Macrophages are important in vascular inflammation and environmental factors influence macrophage plasticity. Macrophage transitions into pro-inflammatory (M1) or anti-inflammatory (M2) states have been defined predominately by measuring cytokines in culture media (CM). However, temporal relationships between cellular and secreted cytokines have not been established. We measured phenotypic markers and cytokines in cellular and CM of murine bone marrow-derived macrophages at multiple time points following stimulation with IFN-γ + LPS (M1), IL-4 (M2a) or IL-10 (M2c). Cytokines/proteins in M1-polarized macrophages exhibited two distinct temporal patterns; an early (0.5-3 h), transient increase in cellular cytokines (GM-CSF, KC-GRO, MIP-2, IP-10 and MIP-1β) and a delayed (3-6 h) response that was more sustained [IL-3, regulated on activation normal T cell expressed and secreted (RANTES), and tissue inhibitor of metalloproteinases 1 (TIMP-1)]. M2a-related cytokine/cell markers (IGF-1, Fizz1 and Ym1) were progressively (3-24 h) increased post-stimulation. In addition, novel patterns were observed. First, and unexpectedly, cellular pro-inflammatory chemokines, MCP-1 and MCP-3 but not MCP-5, were comparably increased in M1 and M2a macrophages. Second, Vegfr1 mRNA was decreased in M1 and increased in M2a macrophages. Finally, VEGF-A was increased in the CM of M1 cultures and strikingly reduced in M2a coinciding with increased Vegfr1 expression, suggesting decreased VEGF-A in M2a CM was secondary to increased soluble VEGFR1. In conclusion, macrophage cytokine production and marker expression were temporally regulated and relative levels compared across polarizing conditions were highly dependent upon the timing and location (cellular versus CM) of the sample collection. For most cytokines, cellular production preceded increases in the CM suggesting that cellular regulatory pathways should be studied within 6 h of stimulation. The divergent polarization-dependent expression of Vegfr1 may be essential to controlling VEGF potentially regulating angiogenesis and inflammatory cell infiltration in the vascular niche. The current study expands the repertoire of cytokines produced by polarized macrophages and provides insights into the dynamic regulation of macrophage polarization and resulting cytokines, proteins and gene expression that influence vascular inflammation.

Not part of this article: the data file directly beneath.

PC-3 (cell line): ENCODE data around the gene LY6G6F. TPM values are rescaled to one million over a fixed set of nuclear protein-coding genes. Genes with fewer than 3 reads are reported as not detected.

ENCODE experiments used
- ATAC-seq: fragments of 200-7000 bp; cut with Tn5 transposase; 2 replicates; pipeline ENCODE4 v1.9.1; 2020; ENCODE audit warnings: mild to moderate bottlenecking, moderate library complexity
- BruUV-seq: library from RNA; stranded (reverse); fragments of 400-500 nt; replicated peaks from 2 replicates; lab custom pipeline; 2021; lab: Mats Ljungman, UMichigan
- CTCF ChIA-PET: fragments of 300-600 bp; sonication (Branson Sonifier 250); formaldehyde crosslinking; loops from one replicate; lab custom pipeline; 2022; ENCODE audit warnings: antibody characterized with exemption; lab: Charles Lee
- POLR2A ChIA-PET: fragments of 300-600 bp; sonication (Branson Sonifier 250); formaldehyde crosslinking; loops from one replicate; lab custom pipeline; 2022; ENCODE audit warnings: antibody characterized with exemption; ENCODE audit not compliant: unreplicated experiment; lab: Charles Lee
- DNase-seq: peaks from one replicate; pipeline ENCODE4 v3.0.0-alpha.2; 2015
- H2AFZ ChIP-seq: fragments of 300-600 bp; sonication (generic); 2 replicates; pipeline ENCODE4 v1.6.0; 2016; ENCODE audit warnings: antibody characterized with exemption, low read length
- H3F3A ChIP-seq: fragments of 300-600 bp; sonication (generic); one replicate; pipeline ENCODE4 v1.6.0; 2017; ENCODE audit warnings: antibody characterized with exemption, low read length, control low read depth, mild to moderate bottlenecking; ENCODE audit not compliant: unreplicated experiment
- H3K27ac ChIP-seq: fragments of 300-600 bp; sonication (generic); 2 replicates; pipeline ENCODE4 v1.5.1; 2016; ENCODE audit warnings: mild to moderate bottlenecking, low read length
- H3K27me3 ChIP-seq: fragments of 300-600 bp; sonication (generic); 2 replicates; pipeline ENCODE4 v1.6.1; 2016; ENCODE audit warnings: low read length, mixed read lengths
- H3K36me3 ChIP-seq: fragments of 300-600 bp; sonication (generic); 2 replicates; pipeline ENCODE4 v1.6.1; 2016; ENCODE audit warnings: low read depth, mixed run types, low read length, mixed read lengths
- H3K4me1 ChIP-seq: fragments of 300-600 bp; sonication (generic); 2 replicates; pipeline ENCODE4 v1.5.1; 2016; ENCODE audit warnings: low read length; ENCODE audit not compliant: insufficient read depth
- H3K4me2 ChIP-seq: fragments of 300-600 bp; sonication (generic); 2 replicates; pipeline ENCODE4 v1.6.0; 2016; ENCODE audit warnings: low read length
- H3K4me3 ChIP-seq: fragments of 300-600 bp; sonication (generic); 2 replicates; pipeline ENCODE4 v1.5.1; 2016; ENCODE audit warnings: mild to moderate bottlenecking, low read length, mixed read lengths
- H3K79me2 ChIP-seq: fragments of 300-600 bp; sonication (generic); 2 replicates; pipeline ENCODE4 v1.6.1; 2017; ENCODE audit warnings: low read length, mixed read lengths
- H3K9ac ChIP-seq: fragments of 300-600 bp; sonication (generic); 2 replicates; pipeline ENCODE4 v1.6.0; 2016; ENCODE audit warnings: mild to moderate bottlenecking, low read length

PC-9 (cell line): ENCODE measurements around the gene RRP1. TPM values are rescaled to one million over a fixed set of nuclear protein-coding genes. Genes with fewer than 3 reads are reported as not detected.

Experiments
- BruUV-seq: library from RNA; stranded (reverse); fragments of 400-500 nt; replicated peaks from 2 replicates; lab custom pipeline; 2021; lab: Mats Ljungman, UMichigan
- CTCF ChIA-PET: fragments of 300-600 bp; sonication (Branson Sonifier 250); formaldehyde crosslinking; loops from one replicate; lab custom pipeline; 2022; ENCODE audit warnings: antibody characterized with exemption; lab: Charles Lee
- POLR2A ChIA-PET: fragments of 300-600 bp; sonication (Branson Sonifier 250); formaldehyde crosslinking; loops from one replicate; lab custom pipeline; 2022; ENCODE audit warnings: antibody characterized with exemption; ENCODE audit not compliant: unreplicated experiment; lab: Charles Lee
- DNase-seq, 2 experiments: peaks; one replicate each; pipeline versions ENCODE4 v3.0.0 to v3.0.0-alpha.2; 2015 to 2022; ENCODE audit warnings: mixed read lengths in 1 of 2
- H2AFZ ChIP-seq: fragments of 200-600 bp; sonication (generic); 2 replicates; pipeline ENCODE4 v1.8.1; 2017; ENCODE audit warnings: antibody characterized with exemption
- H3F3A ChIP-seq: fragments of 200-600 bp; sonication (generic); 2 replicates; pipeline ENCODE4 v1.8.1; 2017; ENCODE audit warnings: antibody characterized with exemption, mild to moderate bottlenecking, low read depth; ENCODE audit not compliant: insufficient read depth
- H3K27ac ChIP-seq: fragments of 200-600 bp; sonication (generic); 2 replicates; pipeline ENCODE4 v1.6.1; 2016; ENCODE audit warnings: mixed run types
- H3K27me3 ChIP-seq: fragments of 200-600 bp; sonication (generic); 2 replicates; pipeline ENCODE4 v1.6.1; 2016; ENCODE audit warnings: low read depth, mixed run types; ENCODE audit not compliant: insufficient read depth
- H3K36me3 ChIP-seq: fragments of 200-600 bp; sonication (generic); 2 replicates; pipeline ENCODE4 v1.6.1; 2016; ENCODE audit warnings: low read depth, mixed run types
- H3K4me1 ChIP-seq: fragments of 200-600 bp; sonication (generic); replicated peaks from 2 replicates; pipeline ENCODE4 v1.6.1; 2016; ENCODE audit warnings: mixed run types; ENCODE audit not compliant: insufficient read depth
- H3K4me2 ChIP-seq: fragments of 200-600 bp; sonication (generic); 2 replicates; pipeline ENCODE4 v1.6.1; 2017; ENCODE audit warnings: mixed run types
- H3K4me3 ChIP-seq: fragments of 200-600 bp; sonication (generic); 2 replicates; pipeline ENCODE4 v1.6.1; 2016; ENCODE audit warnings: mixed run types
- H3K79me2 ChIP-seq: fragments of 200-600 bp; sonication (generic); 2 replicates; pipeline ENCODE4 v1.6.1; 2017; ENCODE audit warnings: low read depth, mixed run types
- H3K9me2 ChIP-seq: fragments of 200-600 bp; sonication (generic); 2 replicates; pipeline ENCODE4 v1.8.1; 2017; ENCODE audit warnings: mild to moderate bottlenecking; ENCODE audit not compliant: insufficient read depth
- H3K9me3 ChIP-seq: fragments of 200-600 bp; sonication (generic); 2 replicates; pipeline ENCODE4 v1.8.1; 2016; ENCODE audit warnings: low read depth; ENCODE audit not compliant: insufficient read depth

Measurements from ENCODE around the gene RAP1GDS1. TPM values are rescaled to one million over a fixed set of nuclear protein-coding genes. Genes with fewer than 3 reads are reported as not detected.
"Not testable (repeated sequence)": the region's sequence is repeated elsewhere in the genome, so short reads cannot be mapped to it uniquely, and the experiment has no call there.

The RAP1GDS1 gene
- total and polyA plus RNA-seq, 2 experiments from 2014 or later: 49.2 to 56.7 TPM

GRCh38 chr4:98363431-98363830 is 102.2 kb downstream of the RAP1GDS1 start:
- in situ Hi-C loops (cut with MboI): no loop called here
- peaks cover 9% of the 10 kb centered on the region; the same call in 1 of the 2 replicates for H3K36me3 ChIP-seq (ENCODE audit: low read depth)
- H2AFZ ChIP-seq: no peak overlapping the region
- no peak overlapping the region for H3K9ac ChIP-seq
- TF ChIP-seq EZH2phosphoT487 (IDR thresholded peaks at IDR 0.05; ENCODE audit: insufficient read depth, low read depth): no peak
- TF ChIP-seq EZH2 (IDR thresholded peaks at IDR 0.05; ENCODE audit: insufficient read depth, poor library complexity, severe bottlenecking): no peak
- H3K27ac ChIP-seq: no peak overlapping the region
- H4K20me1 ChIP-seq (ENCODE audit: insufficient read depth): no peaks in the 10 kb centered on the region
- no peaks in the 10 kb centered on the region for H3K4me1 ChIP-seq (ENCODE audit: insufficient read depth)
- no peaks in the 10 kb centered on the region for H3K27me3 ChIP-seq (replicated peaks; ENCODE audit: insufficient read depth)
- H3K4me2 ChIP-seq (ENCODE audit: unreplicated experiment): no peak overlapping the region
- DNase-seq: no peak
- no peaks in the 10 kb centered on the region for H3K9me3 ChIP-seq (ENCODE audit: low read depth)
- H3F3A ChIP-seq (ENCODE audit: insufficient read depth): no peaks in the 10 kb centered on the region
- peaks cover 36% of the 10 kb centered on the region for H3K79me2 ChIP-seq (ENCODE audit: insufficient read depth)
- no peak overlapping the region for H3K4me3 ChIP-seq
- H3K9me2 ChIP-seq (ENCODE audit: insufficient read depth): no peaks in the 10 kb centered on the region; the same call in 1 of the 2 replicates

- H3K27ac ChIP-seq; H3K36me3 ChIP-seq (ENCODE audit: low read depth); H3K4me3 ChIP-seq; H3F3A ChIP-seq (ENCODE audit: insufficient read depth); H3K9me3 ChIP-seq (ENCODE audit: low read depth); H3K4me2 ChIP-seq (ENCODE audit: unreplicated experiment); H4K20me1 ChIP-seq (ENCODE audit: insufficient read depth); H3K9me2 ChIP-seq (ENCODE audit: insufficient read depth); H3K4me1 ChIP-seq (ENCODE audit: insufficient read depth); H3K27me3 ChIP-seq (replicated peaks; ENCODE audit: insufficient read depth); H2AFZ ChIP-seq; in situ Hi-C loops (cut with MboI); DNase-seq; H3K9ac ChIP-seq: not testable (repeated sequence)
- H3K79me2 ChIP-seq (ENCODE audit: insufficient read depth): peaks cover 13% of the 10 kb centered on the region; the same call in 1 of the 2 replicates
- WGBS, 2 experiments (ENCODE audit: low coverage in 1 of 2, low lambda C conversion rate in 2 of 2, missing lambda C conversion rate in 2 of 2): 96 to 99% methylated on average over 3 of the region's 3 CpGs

ASJC Scopus subject areas
- Immunology and Allergy